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Abstract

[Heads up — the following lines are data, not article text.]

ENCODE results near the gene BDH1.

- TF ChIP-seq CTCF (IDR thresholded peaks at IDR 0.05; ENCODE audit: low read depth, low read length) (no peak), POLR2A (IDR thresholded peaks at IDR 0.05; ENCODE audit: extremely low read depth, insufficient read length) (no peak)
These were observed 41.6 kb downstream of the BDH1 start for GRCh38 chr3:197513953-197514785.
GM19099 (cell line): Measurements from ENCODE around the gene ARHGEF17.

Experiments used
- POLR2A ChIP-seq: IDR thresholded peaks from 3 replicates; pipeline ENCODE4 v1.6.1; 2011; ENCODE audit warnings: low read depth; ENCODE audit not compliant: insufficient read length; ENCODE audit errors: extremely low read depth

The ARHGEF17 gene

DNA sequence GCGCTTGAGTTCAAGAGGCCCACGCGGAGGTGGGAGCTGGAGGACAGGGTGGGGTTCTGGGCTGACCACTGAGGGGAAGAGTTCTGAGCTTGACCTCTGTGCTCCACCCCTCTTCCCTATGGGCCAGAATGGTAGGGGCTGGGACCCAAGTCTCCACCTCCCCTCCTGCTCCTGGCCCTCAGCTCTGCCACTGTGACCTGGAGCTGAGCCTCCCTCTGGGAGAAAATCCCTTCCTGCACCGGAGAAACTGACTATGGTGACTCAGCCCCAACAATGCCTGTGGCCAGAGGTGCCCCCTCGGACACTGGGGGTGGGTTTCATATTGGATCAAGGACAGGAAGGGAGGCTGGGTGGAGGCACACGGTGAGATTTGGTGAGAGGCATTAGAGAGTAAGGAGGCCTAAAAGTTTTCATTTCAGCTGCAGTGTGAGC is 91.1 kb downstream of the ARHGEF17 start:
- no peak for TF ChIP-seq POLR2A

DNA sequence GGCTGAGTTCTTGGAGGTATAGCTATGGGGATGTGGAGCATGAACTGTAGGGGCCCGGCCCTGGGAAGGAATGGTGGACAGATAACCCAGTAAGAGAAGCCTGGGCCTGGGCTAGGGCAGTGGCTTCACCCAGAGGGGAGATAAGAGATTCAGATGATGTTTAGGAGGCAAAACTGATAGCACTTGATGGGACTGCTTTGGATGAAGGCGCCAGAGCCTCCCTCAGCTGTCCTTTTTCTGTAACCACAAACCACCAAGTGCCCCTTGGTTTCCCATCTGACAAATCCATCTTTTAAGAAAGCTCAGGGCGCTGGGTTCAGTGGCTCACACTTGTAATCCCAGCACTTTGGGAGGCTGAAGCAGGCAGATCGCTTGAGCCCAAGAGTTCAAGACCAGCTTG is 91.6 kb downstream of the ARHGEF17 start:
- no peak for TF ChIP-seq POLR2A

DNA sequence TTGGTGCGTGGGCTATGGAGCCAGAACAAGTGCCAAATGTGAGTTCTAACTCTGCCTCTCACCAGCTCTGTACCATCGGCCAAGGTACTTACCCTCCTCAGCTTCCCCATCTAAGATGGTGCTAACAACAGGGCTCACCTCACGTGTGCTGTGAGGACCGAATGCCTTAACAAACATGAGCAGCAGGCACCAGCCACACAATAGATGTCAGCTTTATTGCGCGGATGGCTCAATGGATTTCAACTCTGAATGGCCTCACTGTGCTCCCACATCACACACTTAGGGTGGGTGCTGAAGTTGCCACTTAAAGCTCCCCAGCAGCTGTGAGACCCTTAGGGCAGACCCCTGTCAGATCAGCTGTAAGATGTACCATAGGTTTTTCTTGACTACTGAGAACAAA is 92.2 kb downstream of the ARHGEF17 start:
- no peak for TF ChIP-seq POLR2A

This article juxtaposes world culture and policy borrowing and lending literatures to understand policy formation in China. Through reviewing China’s student nutrition policy evolution since the International Conference on Nutrition in 1992 to the launch of China’s landmark national rural student nutrition program in 2011, I examine what the key explanations to the policy developments in China were. This paper analyzes both quantitative and qualitative data from the MOE, State Council, and media sources, and draws on policy documents, scholarly publications, civil society activities, and international aid flows. Findings show that although neither world culture nor policy borrowing and lending frameworks could fully explain the case in China, local actors became increasingly active in student nutrition, as suggested by world culture theory, even when local conditions such as rural-urban poverty gaps were decreasing. In addition, the lack of international aid alignment and domestic politics may have led to the decoupling in policy and practice for China’s student nutrition agenda.